Monday, February 4th, marked the two-year anniversary of Julia’s homecoming. I hadn’t plan any sort of celebration, only to get through my busy day, my piles of writing work, return home and make our dinner. Halfway through the turkey stew with mashed potatoes (served on Julia’s lepoard shaped plate) she started to chortle in an interesting way, taking me through her big life events of the last few days, “ I saw Aunt Carla,” and “ And I fall down.”
I glanced at her over my bowl of rigatoni. ” Yes, Aunt Carla came to stay with you while mommy went to a party Sunday night. And yes, on Friday, the wind knocked you down, such a mean wind. But you needed to be in your stroller, like Angie asked you…”
When she repeated the phrases, I decided to record this moment for posterity.
I retrieved my flip cam from my desk and clicked it on. And out came a spontaneous anniversary party, for the two.
Video images of Julia’s first wobbly steps across our red, blue and emerald patterned Turkish carpet, more shaky moves across the sand colored wall-to-wall variety found in Redford, Michigan.
“Grandma! Grandma! ”Julia said, her eyes focused on the tiny screen, she the audience and the star of her show in Grandma’s home. And in her life.
I studied her miniature hand set upon mine, just over my right thumb, her long fingers curved around my knuckle, less an act of intimacy, more to the point, to ensure mommy did not move the video camera away from her view. That’s how my right lobe saw the moment; my left witnessed our rich connection, how we walked together, hand in metaphorical hand, and continued to do so, into new lands.
I’ve heard it asked at weddings of a man and a woman, a woman and a woman, or a man and a man, entering into formal union, do you “take this person, in sickness and in health…until death do you part?”
So far, I’ve never had the privilege of saying those words to a man, before my family and friends, before God.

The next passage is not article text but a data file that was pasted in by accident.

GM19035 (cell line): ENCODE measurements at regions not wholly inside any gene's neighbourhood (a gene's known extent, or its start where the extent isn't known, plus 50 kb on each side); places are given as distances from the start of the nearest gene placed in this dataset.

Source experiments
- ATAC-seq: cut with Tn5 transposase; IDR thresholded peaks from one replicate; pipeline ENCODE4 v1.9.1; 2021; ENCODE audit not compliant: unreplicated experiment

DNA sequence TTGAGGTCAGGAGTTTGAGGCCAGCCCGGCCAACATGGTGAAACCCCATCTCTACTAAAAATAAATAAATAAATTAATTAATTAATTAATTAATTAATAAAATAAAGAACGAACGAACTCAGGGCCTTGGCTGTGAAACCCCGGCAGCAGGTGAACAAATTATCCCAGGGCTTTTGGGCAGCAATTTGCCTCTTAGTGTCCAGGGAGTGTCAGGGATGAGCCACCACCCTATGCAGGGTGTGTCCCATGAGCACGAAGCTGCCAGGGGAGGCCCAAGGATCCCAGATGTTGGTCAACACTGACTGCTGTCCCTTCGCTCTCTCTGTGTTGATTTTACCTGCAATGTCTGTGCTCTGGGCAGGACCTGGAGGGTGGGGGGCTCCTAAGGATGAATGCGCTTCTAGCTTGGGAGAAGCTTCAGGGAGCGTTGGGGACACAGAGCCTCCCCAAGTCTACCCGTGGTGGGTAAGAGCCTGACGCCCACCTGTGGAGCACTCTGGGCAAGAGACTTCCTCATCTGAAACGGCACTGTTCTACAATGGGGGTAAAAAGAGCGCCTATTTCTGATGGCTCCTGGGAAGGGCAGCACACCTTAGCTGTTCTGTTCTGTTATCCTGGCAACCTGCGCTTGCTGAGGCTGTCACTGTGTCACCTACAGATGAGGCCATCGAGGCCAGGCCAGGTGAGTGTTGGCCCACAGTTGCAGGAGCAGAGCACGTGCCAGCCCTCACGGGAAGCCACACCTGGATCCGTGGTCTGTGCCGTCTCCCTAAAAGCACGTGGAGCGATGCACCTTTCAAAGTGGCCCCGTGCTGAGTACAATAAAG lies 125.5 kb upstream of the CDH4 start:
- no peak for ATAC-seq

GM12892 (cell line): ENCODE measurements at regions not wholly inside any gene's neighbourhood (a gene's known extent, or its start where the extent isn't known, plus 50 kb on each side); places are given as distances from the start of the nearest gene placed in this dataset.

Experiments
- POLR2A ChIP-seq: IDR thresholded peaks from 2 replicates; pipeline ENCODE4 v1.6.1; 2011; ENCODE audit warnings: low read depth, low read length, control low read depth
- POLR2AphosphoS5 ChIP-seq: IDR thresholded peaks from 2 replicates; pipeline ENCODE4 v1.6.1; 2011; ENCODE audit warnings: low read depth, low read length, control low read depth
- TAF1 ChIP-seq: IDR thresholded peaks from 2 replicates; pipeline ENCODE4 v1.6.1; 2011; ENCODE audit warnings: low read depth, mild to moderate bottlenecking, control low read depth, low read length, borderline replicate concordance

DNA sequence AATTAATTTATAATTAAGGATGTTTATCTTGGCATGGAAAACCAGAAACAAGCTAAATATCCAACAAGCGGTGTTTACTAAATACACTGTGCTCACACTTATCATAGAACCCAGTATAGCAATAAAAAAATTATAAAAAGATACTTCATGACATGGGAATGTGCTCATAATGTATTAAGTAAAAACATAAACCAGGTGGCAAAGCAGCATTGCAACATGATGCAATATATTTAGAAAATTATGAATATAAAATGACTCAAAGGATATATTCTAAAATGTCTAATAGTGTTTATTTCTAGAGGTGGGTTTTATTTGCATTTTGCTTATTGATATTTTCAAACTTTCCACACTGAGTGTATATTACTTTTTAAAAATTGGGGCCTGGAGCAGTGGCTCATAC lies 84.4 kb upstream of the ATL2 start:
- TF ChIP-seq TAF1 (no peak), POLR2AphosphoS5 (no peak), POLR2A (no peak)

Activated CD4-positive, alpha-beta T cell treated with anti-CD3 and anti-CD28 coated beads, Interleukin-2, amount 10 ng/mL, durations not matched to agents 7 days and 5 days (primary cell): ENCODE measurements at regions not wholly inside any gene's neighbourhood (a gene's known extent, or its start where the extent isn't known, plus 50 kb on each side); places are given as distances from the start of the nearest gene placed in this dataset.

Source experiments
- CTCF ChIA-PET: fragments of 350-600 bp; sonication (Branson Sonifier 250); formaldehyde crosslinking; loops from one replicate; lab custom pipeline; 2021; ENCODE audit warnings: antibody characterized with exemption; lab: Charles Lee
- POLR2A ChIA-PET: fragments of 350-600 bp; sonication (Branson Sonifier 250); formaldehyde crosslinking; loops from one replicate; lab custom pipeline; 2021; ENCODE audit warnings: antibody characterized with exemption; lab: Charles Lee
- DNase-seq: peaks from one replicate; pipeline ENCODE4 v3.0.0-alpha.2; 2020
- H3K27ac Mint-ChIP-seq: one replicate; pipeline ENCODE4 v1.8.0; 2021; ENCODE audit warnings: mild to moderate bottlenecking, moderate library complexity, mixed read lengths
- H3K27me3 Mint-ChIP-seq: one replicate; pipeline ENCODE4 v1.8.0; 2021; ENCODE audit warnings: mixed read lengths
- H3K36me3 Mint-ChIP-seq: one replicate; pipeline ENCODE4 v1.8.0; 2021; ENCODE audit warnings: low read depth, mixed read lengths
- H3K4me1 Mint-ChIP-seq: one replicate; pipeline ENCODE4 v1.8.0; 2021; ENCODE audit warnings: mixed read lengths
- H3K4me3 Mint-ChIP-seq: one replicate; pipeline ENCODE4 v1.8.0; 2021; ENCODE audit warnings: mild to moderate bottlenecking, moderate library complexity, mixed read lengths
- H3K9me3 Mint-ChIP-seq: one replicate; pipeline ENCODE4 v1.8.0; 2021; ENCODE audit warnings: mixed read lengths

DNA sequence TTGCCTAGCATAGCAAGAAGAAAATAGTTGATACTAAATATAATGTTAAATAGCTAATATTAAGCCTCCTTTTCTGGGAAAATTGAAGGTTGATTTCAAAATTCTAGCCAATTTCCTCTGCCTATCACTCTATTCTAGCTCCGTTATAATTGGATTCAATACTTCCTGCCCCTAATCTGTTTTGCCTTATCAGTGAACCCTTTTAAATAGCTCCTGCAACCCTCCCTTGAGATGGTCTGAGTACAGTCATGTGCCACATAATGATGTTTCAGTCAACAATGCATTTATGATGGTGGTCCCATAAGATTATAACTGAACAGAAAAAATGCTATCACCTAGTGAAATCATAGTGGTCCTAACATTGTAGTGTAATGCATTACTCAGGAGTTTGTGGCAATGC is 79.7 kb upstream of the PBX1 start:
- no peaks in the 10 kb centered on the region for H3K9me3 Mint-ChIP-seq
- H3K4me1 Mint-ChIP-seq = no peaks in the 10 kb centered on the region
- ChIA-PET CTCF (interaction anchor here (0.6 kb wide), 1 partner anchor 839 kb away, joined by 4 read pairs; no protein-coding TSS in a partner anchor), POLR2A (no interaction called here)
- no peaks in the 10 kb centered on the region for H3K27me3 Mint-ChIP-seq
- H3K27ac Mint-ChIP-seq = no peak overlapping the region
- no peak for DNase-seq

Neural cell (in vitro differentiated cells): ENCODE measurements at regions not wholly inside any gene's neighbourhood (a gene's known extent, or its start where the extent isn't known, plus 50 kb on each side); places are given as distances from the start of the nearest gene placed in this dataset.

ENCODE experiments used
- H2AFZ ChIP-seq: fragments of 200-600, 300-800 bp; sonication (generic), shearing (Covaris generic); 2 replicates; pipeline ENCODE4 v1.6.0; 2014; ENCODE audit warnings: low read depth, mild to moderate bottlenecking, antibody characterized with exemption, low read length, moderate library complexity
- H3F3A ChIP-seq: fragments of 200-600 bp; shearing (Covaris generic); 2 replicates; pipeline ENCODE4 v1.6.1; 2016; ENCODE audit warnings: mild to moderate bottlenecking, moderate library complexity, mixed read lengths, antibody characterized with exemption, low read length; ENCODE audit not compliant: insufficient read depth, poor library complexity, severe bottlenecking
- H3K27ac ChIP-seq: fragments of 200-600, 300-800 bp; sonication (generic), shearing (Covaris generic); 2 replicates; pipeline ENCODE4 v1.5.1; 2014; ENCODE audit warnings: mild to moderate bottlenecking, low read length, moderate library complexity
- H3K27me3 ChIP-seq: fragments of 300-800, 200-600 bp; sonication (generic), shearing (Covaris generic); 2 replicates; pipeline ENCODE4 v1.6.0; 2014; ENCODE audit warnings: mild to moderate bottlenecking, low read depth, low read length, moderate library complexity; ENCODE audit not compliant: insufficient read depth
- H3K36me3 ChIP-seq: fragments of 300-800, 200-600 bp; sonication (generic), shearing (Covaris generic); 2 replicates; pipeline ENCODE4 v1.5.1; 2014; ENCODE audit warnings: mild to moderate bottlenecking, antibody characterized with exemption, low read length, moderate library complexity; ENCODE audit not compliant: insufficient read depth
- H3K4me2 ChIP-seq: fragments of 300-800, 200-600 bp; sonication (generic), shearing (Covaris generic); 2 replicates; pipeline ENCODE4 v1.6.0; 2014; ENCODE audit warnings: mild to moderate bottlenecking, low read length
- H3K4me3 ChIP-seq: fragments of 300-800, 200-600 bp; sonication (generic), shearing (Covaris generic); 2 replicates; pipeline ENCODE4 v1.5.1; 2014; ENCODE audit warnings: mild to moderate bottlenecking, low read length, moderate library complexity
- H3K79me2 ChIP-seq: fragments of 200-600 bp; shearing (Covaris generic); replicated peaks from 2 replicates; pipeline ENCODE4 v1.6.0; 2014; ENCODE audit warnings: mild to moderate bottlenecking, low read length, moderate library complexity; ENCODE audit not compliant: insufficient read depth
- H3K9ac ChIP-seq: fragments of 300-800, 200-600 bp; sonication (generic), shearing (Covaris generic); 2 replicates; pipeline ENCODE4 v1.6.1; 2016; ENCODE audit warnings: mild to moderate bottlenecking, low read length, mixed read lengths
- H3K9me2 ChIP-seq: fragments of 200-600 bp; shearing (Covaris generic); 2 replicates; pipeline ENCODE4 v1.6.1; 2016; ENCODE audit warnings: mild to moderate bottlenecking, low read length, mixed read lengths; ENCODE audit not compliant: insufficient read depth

A few week back The New York Times reported U.S. adoptions had “plunged to its lowest level in more than a decade” http://www.nytimes.com/2013/01/25/world/us-adoptions-from-abroad-decline-sharply.html? _r=0
The reasons are varied, from orphans used as political pawns, to countries tightening rules, an act that delayed my adoption by nearly two months, four days before my brother and I were set to travel to bring Julia home. Now, it seems the delays are permanent.
“At some point the countries become ashamed that they can’t take care of their own,” my local adoption social worker told me a few years back. Or, regretfully, maybe the reason is less shamed filled. “Why should these orphan children have a chance our own kids don’t have?” another adoptive mom told me an Ethiopian representative had declared to her.
Watching Julia, watching our lives together brighten, shape, and come into sharper focus, I thought of the lost boys, the forgotten girls, gifts allowed to fall to the ground, like loose oranges, once vibrant and juicy,now fading with each new day. Steve Jobs, Edward Albee, Andrew Jackson. Alexander Hamilton. George Washington Carver, Herbert Hoover, Oracles’ Larry Ellison, Bach, Tolstoy, Byron, and Dave Thomas, the creator of the fast-food restaurant chain Wendy’s—were all orphaned children. Who is left in orphanages surrounded by dull walls and row after row of metal cribs who could change the world?